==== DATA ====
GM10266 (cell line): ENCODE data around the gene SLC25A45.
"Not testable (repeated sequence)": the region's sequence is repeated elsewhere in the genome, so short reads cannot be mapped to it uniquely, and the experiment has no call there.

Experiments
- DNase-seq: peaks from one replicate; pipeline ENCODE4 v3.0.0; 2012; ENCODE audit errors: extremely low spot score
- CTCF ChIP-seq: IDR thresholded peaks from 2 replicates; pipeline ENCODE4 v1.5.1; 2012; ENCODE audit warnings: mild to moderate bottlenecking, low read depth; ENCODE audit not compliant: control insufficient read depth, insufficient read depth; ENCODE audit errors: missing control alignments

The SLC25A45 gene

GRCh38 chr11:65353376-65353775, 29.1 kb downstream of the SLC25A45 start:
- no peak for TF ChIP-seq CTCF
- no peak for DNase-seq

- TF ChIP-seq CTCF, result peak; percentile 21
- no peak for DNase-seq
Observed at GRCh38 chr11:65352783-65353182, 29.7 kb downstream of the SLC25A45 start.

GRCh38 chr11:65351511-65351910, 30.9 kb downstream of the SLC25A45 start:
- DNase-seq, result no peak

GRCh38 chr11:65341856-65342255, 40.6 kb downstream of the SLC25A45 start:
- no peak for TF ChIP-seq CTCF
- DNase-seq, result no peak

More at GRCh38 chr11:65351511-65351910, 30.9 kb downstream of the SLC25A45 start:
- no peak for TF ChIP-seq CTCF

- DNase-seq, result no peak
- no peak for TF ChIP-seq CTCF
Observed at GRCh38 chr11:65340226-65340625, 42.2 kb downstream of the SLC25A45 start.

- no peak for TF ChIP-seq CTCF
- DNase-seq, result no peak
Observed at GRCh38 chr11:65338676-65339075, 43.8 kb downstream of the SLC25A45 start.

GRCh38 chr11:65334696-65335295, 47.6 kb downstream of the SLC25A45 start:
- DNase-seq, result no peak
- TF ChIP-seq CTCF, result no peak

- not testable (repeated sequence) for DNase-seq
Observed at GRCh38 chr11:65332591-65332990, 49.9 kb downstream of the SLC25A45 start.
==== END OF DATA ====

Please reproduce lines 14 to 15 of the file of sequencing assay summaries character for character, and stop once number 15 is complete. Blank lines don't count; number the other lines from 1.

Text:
- DNase-seq, result no peak

GRCh38 chr11:65341856-65342255, 40.6 kb downstream of the SLC25A45 start: